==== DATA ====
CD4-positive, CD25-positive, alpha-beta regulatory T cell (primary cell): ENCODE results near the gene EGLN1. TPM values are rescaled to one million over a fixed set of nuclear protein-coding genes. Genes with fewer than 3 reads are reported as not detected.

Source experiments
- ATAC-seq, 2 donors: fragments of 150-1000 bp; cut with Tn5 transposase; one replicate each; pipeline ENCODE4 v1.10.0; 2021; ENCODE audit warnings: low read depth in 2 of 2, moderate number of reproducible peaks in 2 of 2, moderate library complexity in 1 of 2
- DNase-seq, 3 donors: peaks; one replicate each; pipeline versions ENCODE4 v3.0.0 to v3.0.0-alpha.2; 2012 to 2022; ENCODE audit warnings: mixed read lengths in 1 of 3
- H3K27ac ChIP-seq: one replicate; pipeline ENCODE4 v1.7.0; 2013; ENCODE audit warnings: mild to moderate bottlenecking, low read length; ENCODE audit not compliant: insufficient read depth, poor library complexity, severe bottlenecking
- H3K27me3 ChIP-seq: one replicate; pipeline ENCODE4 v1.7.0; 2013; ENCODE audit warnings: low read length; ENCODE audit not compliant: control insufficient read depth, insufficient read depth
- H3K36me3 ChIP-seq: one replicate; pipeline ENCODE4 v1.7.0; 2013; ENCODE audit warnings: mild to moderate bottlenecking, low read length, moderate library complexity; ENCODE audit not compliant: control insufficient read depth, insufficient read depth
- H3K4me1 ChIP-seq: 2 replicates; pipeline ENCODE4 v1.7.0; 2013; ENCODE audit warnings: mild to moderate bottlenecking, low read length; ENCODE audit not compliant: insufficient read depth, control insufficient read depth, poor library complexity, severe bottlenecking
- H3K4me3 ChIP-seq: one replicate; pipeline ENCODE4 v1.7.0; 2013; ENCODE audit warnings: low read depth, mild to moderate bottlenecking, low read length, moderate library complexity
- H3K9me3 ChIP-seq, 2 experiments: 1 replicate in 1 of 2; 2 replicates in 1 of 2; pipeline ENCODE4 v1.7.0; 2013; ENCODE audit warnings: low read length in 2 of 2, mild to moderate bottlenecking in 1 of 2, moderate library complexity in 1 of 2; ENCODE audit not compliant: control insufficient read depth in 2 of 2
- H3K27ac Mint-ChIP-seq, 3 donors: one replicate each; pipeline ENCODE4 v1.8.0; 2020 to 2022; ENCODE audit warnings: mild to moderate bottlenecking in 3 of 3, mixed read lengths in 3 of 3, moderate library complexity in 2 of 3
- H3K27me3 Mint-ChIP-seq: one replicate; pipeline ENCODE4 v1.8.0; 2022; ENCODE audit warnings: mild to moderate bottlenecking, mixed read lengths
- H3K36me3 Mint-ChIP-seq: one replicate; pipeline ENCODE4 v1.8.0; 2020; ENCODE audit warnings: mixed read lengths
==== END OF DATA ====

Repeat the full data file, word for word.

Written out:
CD4-positive, CD25-positive, alpha-beta regulatory T cell (primary cell): ENCODE results near the gene EGLN1. TPM values are rescaled to one million over a fixed set of nuclear protein-coding genes. Genes with fewer than 3 reads are reported as not detected.

Source experiments
- ATAC-seq, 2 donors: fragments of 150-1000 bp; cut with Tn5 transposase; one replicate each; pipeline ENCODE4 v1.10.0; 2021; ENCODE audit warnings: low read depth in 2 of 2, moderate number of reproducible peaks in 2 of 2, moderate library complexity in 1 of 2
- DNase-seq, 3 donors: peaks; one replicate each; pipeline versions ENCODE4 v3.0.0 to v3.0.0-alpha.2; 2012 to 2022; ENCODE audit warnings: mixed read lengths in 1 of 3
- H3K27ac ChIP-seq: one replicate; pipeline ENCODE4 v1.7.0; 2013; ENCODE audit warnings: mild to moderate bottlenecking, low read length; ENCODE audit not compliant: insufficient read depth, poor library complexity, severe bottlenecking
- H3K27me3 ChIP-seq: one replicate; pipeline ENCODE4 v1.7.0; 2013; ENCODE audit warnings: low read length; ENCODE audit not compliant: control insufficient read depth, insufficient read depth
- H3K36me3 ChIP-seq: one replicate; pipeline ENCODE4 v1.7.0; 2013; ENCODE audit warnings: mild to moderate bottlenecking, low read length, moderate library complexity; ENCODE audit not compliant: control insufficient read depth, insufficient read depth
- H3K4me1 ChIP-seq: 2 replicates; pipeline ENCODE4 v1.7.0; 2013; ENCODE audit warnings: mild to moderate bottlenecking, low read length; ENCODE audit not compliant: insufficient read depth, control insufficient read depth, poor library complexity, severe bottlenecking
- H3K4me3 ChIP-seq: one replicate; pipeline ENCODE4 v1.7.0; 2013; ENCODE audit warnings: low read depth, mild to moderate bottlenecking, low read length, moderate library complexity
- H3K9me3 ChIP-seq, 2 experiments: 1 replicate in 1 of 2; 2 replicates in 1 of 2; pipeline ENCODE4 v1.7.0; 2013; ENCODE audit warnings: low read length in 2 of 2, mild to moderate bottlenecking in 1 of 2, moderate library complexity in 1 of 2; ENCODE audit not compliant: control insufficient read depth in 2 of 2
- H3K27ac Mint-ChIP-seq, 3 donors: one replicate each; pipeline ENCODE4 v1.8.0; 2020 to 2022; ENCODE audit warnings: mild to moderate bottlenecking in 3 of 3, mixed read lengths in 3 of 3, moderate library complexity in 2 of 3
- H3K27me3 Mint-ChIP-seq: one replicate; pipeline ENCODE4 v1.8.0; 2022; ENCODE audit warnings: mild to moderate bottlenecking, mixed read lengths
- H3K36me3 Mint-ChIP-seq: one replicate; pipeline ENCODE4 v1.8.0; 2020; ENCODE audit warnings: mixed read lengths